Yes, the bottle may say Lipitor, but how do you know that it is? How do you know where that Canadian exporter sourced it from? Who’s going to check to make sure patients aren’t receiving fake or tainted pills?

Truvada for PrEP, an HIV antiretroviral drug taken by HIV-negative persons in at-risk communities. (Tony Webser, via Creative Commons)

“Drugs that enter the United States through drug importation schemes would circumvent FDA’s review and approval of our medicine supply,” Priscilla VanderVeer, the vice president of public policy at the pharmaceutical industry group PhRMA, said in a statement after the bill passed committee. “[A]s a result, counterfeit, substandard or diverted, repackaged and adulterated drugs would be more likely to enter the United States with life-threatening consequences.”

PhRMA even raised the specter of the fentanyl epidemic, questioning whether the U.S. would be able to adequately guard against fentanyl-laced pills from shady sources entering the country posing as officially procured pharmaceuticals.

Murray said the bill lays out several safeguards the FDA must put in place in coming up with its importation plans, as well as documentation that must be kept about the drugs’ journeys through the supply chain.

Bipartisan support — to an extent

The amendment was added to the regulatory bill as part of what is known as a “manager’s package” — a collection of pre-negotiated and widely agreed upon amendments that gets tacked onto a bill without much debate. The committee passed the package by unanimous consent.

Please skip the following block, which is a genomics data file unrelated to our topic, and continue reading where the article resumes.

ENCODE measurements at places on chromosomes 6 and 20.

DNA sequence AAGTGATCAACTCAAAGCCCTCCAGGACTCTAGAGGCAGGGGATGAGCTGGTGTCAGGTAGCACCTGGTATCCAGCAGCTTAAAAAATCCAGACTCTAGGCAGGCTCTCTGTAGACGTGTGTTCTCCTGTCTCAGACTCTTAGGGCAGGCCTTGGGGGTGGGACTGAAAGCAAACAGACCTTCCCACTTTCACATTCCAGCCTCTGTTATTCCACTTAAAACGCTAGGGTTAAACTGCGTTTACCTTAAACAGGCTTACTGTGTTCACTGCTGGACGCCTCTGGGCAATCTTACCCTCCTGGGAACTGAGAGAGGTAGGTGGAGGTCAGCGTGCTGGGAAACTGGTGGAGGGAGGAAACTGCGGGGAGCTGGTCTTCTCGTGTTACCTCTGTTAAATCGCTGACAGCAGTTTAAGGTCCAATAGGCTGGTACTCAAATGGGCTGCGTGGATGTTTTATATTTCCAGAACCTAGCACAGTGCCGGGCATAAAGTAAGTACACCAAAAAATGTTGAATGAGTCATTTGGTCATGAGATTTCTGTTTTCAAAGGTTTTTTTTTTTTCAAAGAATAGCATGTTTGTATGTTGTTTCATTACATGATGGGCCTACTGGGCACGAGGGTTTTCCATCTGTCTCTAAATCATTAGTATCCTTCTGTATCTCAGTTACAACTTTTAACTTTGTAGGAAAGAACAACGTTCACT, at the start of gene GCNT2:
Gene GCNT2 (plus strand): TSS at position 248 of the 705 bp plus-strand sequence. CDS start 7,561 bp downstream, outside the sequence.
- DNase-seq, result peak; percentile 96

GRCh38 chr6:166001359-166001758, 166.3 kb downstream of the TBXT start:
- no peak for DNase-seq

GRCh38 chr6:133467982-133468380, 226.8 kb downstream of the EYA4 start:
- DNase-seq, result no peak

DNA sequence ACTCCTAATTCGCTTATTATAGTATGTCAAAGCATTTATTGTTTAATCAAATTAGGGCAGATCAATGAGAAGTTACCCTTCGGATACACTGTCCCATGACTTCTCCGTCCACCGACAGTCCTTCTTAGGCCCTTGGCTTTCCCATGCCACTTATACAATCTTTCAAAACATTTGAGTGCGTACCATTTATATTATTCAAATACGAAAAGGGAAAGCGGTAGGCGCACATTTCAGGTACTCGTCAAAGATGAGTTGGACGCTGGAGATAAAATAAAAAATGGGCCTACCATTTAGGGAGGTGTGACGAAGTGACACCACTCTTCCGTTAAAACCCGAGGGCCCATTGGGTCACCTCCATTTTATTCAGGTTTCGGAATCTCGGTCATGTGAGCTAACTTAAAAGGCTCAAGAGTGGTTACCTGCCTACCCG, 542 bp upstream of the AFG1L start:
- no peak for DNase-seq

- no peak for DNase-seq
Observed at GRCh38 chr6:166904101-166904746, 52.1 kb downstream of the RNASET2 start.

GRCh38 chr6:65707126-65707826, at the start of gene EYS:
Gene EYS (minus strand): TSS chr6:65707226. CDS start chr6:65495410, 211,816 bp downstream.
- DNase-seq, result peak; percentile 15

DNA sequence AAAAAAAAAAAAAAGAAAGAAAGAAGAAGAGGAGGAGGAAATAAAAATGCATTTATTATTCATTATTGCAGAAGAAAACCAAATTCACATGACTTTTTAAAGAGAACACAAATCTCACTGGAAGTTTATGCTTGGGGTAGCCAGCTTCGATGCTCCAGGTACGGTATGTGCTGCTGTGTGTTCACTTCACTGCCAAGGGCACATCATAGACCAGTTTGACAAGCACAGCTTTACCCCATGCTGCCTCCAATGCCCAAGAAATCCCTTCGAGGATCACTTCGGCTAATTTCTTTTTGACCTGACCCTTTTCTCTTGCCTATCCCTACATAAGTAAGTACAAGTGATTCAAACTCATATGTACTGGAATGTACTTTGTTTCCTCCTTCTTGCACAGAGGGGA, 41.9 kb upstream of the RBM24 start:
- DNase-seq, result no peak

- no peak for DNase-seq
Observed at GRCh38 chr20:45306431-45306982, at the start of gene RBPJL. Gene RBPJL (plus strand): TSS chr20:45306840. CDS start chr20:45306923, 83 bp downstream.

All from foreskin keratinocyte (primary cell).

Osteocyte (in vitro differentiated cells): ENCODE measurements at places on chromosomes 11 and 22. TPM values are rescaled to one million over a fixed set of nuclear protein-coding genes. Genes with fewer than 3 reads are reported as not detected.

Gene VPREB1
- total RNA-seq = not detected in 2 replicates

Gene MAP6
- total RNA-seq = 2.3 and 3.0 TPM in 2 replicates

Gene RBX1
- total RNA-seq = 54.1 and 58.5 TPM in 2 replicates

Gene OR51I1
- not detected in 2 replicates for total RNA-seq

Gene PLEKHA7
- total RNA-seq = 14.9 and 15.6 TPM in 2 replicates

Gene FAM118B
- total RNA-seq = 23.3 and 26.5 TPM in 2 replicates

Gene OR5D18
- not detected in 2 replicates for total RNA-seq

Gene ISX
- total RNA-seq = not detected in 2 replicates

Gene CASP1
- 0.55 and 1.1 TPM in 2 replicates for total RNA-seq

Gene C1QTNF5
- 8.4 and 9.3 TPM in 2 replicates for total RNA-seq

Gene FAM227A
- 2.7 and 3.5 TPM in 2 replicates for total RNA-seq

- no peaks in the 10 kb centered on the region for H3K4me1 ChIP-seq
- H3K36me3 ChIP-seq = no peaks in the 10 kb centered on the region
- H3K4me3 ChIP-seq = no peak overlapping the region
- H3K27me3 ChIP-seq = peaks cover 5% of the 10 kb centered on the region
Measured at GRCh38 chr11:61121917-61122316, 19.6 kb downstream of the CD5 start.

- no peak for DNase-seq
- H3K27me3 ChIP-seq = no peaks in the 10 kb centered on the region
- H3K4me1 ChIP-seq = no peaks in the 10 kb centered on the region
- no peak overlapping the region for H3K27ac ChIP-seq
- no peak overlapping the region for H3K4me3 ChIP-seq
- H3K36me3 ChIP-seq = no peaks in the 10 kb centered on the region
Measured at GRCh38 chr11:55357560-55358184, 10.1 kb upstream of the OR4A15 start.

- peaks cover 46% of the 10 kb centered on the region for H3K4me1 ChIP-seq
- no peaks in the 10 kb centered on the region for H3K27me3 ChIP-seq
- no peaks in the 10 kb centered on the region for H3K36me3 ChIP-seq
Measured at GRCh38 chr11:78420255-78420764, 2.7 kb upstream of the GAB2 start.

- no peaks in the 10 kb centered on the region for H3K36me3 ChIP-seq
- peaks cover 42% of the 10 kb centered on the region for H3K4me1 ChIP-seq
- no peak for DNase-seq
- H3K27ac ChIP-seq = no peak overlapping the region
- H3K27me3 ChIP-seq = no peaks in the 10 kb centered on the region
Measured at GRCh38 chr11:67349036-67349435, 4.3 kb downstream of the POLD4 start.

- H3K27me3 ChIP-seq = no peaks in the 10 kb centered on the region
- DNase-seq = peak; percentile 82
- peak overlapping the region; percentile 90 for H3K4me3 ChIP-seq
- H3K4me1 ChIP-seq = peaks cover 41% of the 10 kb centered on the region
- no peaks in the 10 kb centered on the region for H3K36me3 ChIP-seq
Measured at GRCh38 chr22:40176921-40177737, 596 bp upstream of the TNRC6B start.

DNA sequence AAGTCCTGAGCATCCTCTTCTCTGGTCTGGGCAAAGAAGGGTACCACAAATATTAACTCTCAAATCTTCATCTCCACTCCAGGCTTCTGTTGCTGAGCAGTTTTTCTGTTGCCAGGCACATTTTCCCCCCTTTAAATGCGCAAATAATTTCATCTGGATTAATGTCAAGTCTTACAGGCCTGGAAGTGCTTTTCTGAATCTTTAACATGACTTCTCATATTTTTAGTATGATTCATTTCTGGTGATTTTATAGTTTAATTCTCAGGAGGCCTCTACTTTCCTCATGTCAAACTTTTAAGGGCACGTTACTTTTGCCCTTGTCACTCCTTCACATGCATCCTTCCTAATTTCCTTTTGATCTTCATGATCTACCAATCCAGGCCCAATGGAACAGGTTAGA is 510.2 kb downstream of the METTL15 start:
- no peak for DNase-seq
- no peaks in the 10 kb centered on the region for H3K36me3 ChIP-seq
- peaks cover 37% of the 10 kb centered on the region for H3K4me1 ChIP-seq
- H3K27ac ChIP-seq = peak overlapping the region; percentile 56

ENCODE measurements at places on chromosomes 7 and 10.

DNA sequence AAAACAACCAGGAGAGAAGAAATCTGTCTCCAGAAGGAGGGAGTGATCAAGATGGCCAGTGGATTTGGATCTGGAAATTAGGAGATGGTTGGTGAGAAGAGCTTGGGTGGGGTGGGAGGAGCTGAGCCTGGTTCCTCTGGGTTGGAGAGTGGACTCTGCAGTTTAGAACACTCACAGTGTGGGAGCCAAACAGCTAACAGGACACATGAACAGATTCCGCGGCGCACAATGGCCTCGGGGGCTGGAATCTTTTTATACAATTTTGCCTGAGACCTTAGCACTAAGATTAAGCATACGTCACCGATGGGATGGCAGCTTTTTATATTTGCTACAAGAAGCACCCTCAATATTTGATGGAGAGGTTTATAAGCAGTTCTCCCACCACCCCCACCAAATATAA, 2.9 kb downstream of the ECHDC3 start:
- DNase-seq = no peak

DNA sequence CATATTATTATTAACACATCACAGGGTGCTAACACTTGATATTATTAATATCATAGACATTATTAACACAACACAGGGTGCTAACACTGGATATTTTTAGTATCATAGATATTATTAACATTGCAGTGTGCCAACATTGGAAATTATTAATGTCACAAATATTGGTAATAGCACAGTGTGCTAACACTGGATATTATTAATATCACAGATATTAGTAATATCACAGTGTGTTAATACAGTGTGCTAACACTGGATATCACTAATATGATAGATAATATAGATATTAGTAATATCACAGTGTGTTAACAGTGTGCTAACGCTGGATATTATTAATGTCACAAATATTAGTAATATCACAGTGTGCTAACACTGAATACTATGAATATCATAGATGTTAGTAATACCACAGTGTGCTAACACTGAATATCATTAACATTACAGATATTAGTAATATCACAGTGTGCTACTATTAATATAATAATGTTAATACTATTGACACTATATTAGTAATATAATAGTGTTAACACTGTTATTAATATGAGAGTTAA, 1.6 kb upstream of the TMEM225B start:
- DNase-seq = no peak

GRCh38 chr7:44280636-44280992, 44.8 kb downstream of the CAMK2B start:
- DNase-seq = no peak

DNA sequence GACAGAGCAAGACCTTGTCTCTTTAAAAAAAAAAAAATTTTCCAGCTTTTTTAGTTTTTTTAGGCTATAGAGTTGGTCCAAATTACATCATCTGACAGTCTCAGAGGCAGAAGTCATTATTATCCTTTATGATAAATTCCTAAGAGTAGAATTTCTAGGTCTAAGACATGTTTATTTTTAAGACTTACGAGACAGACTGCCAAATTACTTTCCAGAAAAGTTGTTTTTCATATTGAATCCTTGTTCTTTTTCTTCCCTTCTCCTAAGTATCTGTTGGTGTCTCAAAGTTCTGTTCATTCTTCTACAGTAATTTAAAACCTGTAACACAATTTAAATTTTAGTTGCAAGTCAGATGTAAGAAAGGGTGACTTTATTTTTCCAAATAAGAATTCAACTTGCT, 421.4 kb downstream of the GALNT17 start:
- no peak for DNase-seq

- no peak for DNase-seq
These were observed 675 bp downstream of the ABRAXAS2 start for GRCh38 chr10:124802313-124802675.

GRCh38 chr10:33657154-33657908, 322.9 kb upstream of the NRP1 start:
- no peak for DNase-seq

But the committee also turned away an effort to create a more expansive importation program, fearing stiffer industry opposition and potentially less support among their fellow lawmakers on an issue that can scramble party lines.

During the meeting, Sen. Bernie Sanders, an independent from Vermont, proposed an amendment that would have required the FDA to allow importation from Canada and the United Kingdom, plus more countries after a couple of years. The amendment got support from Sen. Rand Paul, a Republican from Kentucky, as well as several other conservatives.

“This is a policy that unites many on both sides of the aisle, the outrage over the high price for medication,” Paul said.

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But the committee ultimately voted to table the amendment — with Hickenlooper among those wanting to do so. By pushing importation harder, some committee members worried about losing the whole bill on the Senate floor, a nod to how fiercely the pharmaceutical industry would likely fight broader importation efforts.

“Let me just say to my colleagues: If you want to kill this bill, do importation,” said Sen. Richard Burr, a North Carolina Republican who is the GOP’s ranking member on the committee.

Congress is running out of time to pass the legislation because the existing regulations on the pharmaceutical industry expire in September. The House has already passed its version of the reauthorization measure.

Colorado, meanwhile, continues to work to set up its importation program. The state hopes to have contracts in place with a Canadian wholesaler and a U.S. importer by the end of summer.

Even once those are in place and if the FDA approves the state’s program, it is still unclear what Canada will do. For years, the Canadian government has said it will not allow its nation’s drug supply to be threatened by large-scale exportation to the United States.